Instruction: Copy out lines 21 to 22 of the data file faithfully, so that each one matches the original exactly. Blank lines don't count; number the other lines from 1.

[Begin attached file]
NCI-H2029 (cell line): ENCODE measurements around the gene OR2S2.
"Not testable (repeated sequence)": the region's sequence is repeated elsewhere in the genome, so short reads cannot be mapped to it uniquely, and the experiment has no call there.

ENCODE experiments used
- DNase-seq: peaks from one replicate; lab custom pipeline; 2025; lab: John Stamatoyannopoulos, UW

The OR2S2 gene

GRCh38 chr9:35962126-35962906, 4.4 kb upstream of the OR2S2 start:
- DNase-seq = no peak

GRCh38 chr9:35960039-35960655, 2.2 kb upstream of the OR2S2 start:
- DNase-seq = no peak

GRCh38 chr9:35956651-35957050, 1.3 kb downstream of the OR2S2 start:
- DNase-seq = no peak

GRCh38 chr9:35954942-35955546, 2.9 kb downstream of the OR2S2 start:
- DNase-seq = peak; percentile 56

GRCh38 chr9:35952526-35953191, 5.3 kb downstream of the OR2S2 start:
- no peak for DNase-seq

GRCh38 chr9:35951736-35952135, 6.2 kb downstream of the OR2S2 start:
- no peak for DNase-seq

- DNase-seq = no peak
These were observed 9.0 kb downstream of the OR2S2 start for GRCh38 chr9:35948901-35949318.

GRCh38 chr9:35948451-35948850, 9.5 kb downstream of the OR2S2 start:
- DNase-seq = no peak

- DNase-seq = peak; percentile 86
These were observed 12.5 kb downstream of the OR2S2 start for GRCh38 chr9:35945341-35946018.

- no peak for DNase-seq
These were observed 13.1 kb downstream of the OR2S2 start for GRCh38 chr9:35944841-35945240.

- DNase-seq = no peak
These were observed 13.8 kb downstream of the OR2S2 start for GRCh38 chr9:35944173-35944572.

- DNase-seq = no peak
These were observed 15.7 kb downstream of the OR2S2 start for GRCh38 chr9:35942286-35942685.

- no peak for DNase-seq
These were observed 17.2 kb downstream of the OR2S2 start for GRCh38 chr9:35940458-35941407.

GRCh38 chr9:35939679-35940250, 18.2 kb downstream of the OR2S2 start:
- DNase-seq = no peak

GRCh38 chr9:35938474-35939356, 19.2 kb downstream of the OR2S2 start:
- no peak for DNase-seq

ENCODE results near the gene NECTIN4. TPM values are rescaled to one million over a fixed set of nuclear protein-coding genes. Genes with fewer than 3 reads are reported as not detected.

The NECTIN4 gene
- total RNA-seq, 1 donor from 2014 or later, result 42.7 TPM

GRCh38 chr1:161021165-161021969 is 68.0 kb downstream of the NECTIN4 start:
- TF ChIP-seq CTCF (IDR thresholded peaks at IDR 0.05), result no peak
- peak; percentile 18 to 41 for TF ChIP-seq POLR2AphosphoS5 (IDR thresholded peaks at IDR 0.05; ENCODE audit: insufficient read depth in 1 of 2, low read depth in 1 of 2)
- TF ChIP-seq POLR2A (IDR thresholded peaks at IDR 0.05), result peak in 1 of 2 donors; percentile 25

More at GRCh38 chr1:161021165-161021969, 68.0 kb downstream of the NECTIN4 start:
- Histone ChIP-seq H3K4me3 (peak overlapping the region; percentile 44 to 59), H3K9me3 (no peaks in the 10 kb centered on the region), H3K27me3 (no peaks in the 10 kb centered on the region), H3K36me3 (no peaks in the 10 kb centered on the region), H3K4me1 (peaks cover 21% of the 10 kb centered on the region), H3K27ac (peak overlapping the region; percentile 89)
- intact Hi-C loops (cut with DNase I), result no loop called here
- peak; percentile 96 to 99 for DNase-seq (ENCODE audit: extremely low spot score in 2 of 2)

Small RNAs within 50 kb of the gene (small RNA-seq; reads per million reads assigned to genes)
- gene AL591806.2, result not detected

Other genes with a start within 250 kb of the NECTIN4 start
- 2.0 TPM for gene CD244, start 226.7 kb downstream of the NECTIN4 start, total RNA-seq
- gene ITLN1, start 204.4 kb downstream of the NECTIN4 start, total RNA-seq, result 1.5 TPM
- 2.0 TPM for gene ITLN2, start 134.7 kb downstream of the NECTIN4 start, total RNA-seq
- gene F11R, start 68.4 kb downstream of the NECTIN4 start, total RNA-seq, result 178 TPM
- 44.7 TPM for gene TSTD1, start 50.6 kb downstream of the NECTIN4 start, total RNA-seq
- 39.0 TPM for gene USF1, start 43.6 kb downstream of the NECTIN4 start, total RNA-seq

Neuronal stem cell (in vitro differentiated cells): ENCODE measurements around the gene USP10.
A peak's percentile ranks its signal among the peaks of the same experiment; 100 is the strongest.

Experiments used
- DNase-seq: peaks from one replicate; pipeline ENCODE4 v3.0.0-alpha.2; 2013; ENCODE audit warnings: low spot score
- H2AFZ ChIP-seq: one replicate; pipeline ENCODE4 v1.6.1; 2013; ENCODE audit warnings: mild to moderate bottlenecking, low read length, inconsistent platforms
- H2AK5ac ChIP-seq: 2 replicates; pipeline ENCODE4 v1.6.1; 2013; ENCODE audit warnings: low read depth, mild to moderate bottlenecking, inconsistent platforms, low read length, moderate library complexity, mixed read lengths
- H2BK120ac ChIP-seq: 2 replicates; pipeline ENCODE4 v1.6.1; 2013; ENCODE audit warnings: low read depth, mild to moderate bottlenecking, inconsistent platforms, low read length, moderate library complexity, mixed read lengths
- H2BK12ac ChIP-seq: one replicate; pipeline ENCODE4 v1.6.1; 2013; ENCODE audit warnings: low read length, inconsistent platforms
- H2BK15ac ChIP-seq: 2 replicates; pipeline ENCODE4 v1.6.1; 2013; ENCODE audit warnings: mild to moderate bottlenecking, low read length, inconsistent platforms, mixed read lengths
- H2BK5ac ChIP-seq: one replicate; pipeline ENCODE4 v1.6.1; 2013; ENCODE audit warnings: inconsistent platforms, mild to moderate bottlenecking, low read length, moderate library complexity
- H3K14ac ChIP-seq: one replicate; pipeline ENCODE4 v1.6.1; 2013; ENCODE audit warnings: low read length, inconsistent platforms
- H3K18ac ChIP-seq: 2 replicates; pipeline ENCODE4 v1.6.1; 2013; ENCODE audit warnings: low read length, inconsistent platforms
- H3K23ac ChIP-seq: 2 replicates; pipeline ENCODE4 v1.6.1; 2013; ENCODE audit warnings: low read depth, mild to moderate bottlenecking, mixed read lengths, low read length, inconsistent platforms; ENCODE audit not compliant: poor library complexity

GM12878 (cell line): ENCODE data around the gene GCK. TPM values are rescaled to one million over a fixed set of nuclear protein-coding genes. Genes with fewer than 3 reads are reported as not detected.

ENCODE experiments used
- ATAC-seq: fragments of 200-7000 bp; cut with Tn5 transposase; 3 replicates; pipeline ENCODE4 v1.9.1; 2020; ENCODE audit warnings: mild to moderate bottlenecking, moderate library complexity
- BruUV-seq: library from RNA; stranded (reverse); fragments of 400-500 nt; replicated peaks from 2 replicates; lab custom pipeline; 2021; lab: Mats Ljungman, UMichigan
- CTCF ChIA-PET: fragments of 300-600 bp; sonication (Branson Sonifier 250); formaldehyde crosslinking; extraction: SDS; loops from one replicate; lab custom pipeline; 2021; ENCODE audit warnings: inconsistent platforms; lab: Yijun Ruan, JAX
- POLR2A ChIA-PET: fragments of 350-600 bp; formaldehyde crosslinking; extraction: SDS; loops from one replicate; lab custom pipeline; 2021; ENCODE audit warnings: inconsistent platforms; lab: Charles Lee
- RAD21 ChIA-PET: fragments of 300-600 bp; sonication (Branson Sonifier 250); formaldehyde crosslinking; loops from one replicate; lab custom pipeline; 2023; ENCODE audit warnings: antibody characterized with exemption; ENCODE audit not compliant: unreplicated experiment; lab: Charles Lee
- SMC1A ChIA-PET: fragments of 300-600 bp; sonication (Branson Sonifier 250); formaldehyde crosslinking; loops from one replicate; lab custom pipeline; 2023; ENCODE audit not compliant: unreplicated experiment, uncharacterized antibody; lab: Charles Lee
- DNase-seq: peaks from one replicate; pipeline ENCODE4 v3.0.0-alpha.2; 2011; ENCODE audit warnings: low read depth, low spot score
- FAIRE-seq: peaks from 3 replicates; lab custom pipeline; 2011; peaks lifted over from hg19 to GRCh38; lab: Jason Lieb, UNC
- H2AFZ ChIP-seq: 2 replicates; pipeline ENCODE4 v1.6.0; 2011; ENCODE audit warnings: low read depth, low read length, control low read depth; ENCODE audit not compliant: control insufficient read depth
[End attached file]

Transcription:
- DNase-seq = no peak

- DNase-seq = peak; percentile 86